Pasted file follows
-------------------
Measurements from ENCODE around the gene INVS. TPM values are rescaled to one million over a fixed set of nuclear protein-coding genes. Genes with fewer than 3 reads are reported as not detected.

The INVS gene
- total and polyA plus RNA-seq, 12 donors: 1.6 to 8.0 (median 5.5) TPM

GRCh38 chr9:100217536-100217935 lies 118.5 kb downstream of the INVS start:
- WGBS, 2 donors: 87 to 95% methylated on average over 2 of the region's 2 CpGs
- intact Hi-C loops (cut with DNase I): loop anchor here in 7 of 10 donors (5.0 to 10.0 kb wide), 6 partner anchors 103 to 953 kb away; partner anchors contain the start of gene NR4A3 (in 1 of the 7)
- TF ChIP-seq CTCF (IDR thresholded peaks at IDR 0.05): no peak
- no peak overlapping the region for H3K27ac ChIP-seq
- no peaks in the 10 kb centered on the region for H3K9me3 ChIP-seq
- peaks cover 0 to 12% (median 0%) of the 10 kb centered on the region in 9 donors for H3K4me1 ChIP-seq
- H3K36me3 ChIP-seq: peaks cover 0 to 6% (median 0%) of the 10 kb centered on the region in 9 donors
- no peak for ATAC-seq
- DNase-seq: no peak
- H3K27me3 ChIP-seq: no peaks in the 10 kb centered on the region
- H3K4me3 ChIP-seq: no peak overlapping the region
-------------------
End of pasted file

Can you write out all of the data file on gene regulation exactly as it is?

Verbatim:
Measurements from ENCODE around the gene INVS. TPM values are rescaled to one million over a fixed set of nuclear protein-coding genes. Genes with fewer than 3 reads are reported as not detected.

The INVS gene
- total and polyA plus RNA-seq, 12 donors: 1.6 to 8.0 (median 5.5) TPM

GRCh38 chr9:100217536-100217935 lies 118.5 kb downstream of the INVS start:
- WGBS, 2 donors: 87 to 95% methylated on average over 2 of the region's 2 CpGs
- intact Hi-C loops (cut with DNase I): loop anchor here in 7 of 10 donors (5.0 to 10.0 kb wide), 6 partner anchors 103 to 953 kb away; partner anchors contain the start of gene NR4A3 (in 1 of the 7)
- TF ChIP-seq CTCF (IDR thresholded peaks at IDR 0.05): no peak
- no peak overlapping the region for H3K27ac ChIP-seq
- no peaks in the 10 kb centered on the region for H3K9me3 ChIP-seq
- peaks cover 0 to 12% (median 0%) of the 10 kb centered on the region in 9 donors for H3K4me1 ChIP-seq
- H3K36me3 ChIP-seq: peaks cover 0 to 6% (median 0%) of the 10 kb centered on the region in 9 donors
- no peak for ATAC-seq
- DNase-seq: no peak
- H3K27me3 ChIP-seq: no peaks in the 10 kb centered on the region
- H3K4me3 ChIP-seq: no peak overlapping the region